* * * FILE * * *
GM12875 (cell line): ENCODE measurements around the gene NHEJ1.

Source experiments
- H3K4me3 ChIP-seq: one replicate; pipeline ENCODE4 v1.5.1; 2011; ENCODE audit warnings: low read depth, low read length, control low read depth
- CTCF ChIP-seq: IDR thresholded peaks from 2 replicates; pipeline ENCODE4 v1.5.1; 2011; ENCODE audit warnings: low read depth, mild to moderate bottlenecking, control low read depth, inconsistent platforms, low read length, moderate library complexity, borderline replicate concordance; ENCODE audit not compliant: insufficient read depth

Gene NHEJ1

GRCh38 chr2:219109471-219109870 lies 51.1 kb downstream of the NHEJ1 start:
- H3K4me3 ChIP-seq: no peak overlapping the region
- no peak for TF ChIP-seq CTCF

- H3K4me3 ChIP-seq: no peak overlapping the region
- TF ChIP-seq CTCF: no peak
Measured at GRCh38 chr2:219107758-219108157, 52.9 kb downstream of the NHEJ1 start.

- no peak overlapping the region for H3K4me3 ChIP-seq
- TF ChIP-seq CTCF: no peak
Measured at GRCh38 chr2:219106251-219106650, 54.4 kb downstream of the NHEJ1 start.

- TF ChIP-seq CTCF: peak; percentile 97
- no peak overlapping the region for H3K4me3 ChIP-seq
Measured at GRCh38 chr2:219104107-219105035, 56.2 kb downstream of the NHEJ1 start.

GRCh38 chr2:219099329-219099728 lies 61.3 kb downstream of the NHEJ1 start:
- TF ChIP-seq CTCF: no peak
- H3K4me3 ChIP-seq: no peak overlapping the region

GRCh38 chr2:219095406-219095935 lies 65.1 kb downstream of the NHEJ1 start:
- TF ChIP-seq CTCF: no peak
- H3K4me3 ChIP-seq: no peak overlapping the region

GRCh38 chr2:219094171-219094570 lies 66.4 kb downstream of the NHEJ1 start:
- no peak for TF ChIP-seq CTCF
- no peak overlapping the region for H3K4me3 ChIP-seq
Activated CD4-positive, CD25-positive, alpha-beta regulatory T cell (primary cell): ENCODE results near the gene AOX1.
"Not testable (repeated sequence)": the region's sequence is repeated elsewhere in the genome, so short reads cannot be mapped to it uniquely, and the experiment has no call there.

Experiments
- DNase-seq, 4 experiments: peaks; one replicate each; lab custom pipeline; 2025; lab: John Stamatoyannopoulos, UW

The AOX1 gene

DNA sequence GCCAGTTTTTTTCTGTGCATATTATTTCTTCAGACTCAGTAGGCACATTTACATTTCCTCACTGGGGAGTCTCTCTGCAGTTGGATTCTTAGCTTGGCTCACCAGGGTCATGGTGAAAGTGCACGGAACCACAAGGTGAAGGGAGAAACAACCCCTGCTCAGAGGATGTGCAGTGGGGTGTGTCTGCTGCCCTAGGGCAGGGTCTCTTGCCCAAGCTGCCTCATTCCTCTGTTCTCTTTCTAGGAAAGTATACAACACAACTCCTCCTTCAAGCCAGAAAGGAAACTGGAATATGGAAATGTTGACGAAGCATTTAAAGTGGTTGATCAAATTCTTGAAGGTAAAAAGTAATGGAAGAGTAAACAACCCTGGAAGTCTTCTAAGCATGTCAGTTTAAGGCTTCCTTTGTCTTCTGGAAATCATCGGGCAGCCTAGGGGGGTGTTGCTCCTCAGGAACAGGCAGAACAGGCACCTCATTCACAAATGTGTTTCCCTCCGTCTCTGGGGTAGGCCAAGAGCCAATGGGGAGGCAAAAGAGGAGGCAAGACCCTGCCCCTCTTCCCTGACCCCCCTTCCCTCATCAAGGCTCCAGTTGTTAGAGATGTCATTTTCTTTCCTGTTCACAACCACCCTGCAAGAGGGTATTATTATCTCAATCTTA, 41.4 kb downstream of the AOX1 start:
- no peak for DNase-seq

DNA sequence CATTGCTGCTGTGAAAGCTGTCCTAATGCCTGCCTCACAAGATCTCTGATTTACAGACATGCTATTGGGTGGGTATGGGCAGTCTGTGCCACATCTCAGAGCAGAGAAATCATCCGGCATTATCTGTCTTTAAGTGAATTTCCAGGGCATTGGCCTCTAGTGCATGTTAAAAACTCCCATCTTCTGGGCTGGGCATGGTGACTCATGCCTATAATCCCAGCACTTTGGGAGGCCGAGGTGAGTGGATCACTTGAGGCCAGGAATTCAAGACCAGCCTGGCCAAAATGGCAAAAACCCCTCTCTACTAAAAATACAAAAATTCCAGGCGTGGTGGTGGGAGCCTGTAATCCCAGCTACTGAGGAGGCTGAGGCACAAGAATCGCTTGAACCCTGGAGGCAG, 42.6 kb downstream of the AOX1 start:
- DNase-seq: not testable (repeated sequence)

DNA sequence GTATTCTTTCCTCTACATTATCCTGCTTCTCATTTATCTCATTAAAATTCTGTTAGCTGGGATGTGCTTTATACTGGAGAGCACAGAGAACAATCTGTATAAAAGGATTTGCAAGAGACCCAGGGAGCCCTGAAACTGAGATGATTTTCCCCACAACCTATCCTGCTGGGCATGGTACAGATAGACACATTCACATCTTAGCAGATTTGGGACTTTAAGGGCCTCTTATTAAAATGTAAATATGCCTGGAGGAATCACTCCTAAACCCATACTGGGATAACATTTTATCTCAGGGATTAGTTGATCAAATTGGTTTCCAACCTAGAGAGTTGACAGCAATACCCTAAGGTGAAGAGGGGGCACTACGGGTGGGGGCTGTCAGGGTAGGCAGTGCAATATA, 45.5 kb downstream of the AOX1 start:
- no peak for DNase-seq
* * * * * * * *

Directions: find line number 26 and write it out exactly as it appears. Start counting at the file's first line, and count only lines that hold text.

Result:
- no peak overlapping the region for H3K4me3 ChIP-seq